SUMMARY OF THE INVENTION

The inventions described herein enable one to obtain the mass spectra of macromolecular analytes, such as peptides, proteins, RNA, DNA, oligonucleotides, and polymers at concentrations lower than previously possibly. As provided herein, the present invention achieves one goal of providing new capillary designs that directly couple CE online with MS. New contiguous capillaries are provided that do not require a sheathed opening or break in the capillary near the spray tip. The new contiguous capillaries are not only rugged and simple in design, but they also effect an increase in macromolecular analyte detection sensitivity of up to about 100-fold in CE-ESI-MS devices—a veritable quantum leap in molecular detection technology.

Thus, in a first aspect of the present invention, there are provided contiguous capillaries for electrospraying a fluid comprising analyte and electrolyte. In this aspect, each of the capillaries includes an inlet end to supply the fluid into the capillary, a spray tip for spraying fluid out of the capillary, and an electrically conductive portion of the capillary in proximity to the spray tip. In this aspect of the invention, the fluid containing the analyte enters the inlet end and exits the spray tip. Also, the electrically conductive portion is designed to minimize analyte loss while maintaining electrical conductivity.

In another aspect of the present invention, there are provided contiguous capillaries that are suitable for conveying fluid samples containing analytes into an analytical instrument. In this aspect of the invention, the contiguous capillaries include an inlet end to supply the fluid into the capillary, a spray tip for spraying fluid out of the capillary, and an electrically conductive portion of the capillary in proximity to the spray tip. In this aspect of the invention, the wall of the electrically conductive portion of the capillary is capable of blocking passage of analyte molecules therethrough.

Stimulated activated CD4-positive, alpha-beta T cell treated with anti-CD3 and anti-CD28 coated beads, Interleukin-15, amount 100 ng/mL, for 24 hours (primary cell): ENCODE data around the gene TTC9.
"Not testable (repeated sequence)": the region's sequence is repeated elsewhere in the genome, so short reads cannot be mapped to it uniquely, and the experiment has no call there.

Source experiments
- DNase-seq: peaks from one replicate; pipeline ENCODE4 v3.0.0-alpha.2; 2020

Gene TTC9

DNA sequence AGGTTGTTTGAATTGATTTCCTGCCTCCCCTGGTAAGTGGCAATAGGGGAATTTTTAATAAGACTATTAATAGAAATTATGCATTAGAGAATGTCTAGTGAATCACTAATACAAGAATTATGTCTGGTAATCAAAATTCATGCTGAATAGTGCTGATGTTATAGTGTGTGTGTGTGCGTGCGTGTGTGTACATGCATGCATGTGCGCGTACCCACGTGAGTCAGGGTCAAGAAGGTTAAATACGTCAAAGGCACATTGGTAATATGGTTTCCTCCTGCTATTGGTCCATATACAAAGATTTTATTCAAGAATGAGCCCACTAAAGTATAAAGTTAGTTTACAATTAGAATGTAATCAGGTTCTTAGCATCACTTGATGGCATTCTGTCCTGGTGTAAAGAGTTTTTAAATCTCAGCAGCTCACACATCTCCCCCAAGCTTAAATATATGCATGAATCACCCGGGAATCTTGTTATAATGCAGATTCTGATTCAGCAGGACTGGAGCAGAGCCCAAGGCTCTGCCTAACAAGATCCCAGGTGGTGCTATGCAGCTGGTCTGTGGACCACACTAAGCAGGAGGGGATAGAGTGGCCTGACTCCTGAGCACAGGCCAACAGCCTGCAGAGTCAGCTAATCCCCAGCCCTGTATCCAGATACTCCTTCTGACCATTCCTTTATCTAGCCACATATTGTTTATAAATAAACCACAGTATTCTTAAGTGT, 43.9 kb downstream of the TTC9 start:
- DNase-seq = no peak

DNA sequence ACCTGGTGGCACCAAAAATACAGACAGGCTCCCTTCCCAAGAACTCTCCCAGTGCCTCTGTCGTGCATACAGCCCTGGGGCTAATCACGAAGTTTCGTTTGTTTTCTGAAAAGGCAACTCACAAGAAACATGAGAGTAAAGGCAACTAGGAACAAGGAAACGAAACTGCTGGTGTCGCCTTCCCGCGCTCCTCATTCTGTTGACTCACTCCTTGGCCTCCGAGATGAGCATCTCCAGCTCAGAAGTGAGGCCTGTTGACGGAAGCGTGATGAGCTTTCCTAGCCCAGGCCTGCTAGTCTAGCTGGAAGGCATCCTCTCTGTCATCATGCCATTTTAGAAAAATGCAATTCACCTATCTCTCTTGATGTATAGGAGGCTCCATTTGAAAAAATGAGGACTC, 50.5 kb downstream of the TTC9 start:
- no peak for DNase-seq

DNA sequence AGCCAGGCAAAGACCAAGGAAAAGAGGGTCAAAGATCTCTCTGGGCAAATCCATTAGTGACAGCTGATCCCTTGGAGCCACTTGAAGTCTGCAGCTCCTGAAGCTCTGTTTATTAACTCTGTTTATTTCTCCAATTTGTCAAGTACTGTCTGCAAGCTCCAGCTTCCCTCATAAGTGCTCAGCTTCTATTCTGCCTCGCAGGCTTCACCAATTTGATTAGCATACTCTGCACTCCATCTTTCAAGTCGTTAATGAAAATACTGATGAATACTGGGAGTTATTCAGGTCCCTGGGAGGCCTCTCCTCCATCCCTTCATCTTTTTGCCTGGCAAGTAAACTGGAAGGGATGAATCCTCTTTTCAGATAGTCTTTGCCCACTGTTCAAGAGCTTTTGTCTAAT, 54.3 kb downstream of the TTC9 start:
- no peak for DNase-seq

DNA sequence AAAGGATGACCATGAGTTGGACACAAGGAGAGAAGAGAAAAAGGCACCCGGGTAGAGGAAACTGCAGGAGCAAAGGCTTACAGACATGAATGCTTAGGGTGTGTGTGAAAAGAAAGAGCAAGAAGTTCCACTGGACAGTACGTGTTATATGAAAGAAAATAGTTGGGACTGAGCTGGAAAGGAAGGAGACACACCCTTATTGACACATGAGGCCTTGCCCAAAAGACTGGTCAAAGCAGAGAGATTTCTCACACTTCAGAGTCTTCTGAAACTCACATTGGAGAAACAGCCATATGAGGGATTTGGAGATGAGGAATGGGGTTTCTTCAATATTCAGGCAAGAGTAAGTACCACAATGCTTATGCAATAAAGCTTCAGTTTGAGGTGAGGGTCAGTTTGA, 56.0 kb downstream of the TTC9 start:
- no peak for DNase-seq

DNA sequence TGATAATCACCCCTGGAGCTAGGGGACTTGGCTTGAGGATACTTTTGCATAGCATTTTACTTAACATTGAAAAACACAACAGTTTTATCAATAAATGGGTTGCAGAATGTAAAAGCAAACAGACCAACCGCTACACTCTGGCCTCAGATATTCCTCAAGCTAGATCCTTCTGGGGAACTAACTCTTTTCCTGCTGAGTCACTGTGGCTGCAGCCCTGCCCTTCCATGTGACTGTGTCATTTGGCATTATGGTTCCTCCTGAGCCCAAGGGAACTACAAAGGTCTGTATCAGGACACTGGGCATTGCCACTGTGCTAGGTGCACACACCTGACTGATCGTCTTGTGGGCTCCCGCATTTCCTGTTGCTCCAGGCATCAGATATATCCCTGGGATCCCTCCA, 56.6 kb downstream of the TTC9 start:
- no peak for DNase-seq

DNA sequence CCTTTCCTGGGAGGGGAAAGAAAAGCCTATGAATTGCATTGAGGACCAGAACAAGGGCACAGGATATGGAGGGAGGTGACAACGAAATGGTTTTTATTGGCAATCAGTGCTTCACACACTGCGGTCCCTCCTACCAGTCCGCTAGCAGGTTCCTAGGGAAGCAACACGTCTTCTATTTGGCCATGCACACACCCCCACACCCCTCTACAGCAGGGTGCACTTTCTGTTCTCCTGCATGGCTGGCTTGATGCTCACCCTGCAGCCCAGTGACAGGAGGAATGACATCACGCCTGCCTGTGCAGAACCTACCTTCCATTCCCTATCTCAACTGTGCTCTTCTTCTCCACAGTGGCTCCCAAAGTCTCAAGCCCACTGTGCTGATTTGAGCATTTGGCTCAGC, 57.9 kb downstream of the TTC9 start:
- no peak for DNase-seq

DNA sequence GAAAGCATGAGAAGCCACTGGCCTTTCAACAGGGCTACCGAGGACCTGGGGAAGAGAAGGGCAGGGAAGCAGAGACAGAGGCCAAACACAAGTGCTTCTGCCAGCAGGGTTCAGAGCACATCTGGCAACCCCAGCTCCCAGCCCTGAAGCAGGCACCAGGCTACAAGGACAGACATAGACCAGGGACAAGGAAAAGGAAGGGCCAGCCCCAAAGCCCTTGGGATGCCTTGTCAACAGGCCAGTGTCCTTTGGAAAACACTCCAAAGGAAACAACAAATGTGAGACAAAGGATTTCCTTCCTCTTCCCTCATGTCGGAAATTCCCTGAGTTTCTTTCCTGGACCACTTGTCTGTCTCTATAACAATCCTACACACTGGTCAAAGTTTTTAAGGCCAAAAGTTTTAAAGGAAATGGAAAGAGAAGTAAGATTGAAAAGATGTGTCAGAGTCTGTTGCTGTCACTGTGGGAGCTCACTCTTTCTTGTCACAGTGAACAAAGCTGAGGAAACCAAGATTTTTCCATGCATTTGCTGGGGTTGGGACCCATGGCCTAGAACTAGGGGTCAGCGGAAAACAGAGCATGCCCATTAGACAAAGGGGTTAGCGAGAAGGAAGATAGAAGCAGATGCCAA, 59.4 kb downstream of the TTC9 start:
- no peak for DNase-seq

In another aspect of the present invention there are provided electrospray sources, each including a contiguous capillary for separating and electrospraying a fluid comprising analyte and electrolyte. Here, each of the capillaries includes an inlet end to supply the fluid into the capillary, a spray tip for spraying fluid out of the capillary, and an electrically conductive portion of the capillary in proximity to the spray tip. In this aspect of the invention, the fluid containing the analyte enters the inlet end and exits the spray tip. The electrically conductive portion may provide a voltage along the capillary interior, at the spray tip, or both. The electrically conductive portion is designed to minimize analyte loss while maintaining electrical conductivity.